Over the last few years happiness seems to be in vogue. There are dozens of books providing self-help advice on how to be happy. Everything from “letting go” to “seizing the moment” is prescribed. Most of these are quite shallow – filling out a few hundred pages by repeating the same single theme multiple times in multiple examples. The Happiness Curve is a little different in that it focusses specifically on how Happiness is correlated with age. It’s key hypothesis is that we are biologically wired to be get unhappier as middle age approaches. This trend reverses as retirement age approaches and hence the ‘curve’ in the title. It does spend some time in prescribing ‘solutions’ but it’s real value is in illustrating how wide spread and universal the phenomenon is.
The author draws on academic research in psychology, anthropology and even zoology to lay out his central theme. Survey after survey measuring life satisfaction metrics display a steady, almost smooth decline in Happiness levels as youth turns into middle age before it curves up again in the fifties. This is true across geographies and socio-economic classes. He then provides some theories on what causes this phenomenon and offers advice to cope with it. This is a confusing phase for some because outwardly there is often no reason for unhappiness. Individuals with successful careers and settled families and good health also seem to be experiencing a dip in their happiness levels.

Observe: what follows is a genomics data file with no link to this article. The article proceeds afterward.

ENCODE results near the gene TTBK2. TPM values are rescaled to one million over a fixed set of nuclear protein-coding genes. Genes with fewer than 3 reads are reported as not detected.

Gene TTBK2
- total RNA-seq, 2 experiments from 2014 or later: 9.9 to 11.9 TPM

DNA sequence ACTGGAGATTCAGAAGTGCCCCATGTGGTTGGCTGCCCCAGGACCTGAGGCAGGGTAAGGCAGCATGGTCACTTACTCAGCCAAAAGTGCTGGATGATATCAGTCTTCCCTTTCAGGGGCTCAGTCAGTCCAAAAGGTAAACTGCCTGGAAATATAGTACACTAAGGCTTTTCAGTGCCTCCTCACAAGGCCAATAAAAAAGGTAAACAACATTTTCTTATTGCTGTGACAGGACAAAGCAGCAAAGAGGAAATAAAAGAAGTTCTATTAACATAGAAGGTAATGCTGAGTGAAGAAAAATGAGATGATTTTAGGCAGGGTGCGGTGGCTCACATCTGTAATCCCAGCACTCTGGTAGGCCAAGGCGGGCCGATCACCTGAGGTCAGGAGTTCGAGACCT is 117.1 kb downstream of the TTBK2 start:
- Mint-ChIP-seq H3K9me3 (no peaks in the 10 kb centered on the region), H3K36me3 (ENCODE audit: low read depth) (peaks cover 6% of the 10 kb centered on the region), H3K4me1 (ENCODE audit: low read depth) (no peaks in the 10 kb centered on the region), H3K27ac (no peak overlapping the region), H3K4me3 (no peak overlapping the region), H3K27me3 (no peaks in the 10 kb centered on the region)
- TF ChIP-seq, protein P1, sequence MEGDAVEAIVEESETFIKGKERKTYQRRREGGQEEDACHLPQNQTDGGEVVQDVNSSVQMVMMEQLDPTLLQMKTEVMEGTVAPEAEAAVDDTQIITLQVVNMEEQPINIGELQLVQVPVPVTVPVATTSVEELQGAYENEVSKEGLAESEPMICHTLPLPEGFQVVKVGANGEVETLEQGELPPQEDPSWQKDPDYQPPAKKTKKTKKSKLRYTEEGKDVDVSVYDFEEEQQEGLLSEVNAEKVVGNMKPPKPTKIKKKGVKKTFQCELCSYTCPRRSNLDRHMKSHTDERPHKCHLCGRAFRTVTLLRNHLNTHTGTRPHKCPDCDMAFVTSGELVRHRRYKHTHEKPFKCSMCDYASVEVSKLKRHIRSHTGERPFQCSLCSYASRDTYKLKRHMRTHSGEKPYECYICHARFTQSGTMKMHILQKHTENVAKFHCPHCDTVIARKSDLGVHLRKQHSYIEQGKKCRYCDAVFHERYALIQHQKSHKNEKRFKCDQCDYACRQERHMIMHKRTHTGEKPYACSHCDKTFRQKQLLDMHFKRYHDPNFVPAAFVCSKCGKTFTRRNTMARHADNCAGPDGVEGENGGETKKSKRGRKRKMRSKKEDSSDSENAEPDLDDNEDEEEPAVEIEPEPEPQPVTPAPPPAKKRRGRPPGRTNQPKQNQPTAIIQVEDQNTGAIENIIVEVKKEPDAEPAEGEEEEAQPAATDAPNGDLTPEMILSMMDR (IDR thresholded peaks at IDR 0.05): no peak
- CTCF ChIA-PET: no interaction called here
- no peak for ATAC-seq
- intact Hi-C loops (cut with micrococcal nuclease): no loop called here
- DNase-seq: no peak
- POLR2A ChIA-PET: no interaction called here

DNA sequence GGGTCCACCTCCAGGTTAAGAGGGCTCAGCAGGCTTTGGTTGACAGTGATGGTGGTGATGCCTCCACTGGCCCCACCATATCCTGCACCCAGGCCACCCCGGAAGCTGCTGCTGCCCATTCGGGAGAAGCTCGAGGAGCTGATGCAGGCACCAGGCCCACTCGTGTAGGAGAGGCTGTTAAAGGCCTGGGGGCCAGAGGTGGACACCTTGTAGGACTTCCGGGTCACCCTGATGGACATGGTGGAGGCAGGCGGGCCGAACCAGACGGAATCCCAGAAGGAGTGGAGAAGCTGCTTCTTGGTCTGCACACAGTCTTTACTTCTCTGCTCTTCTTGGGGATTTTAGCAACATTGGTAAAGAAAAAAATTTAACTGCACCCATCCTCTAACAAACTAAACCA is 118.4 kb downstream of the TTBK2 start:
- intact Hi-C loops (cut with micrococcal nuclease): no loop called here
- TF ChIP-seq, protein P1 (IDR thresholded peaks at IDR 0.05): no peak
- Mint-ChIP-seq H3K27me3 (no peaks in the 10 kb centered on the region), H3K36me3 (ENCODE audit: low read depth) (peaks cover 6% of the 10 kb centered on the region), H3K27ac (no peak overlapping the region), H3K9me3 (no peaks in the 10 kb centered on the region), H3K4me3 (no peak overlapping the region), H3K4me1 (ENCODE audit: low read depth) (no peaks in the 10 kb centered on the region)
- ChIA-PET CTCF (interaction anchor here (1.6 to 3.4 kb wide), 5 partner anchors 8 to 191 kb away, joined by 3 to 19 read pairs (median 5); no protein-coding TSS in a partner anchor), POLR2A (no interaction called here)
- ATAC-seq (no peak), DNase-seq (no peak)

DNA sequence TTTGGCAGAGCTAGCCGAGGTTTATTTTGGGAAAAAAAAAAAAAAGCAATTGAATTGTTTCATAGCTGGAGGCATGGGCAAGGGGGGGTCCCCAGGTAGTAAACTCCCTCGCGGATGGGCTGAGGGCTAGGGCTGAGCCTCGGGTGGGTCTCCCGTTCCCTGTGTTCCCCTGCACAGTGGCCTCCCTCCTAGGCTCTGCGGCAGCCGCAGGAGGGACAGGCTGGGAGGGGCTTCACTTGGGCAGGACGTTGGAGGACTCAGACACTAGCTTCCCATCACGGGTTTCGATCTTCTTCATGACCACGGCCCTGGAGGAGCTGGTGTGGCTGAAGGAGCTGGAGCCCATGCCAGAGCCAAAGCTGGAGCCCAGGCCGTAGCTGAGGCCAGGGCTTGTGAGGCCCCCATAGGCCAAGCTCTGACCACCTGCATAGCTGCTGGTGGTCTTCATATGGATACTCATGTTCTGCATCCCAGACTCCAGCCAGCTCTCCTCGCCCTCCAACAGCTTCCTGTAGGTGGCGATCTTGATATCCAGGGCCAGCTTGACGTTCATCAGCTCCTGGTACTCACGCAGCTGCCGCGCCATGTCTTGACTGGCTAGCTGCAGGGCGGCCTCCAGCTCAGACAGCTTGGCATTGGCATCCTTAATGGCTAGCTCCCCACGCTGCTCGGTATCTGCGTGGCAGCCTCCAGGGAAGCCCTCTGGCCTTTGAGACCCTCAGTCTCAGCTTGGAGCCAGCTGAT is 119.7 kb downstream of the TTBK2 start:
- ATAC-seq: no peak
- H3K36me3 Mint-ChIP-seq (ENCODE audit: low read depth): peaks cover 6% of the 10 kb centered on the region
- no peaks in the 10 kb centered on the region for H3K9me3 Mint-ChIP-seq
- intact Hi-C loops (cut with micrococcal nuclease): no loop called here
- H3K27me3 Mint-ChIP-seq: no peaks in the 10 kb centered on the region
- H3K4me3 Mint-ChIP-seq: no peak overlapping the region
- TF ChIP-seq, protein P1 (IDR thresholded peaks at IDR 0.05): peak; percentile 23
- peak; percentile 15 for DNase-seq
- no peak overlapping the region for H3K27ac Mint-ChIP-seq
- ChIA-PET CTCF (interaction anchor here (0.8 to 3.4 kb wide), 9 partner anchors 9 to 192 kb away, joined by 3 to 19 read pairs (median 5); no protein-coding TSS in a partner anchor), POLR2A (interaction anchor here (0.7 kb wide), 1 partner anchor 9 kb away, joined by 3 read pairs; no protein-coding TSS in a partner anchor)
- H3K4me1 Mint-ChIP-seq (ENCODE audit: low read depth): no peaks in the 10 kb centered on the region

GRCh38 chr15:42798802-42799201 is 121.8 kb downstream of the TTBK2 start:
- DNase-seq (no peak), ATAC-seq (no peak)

What I found more interesting than the underlying causes was the discussion on society’s response to what is so widely observed and experienced. The author is at pains to emphasise that midlife crisis is not the right descriptor for this phenomenon and society’s caricature in the form of jokes based on red racing cars or office affairs is not very helpful or accurate. At one point, he suggests the midlife changes that an individual undergoes are as profound as those experienced during adolescence. And yet, society has made provisions for dealing with adolescent angst but the midlife malaise is barely acknowledged except in jokes and snide comments.
While the dip in the curve is real, the book asserts that the upswing is equally real. It advices patience and suggests that the curve will soon turn for the better in terms of life satisfaction and general well being. It again dishes out some theories about why this is, including becoming wiser with age.
The book used Thomas Cole’s 1842 painting series titled ‘The Voyage of Life’ to illustrate some of the key themes. This is very cleverly done; I can see those paintings in a different light now.
The advice at the end of the book is a little ‘motherhood and apple pie’ but on the overall it is a thought-provoking and cleverly argued book.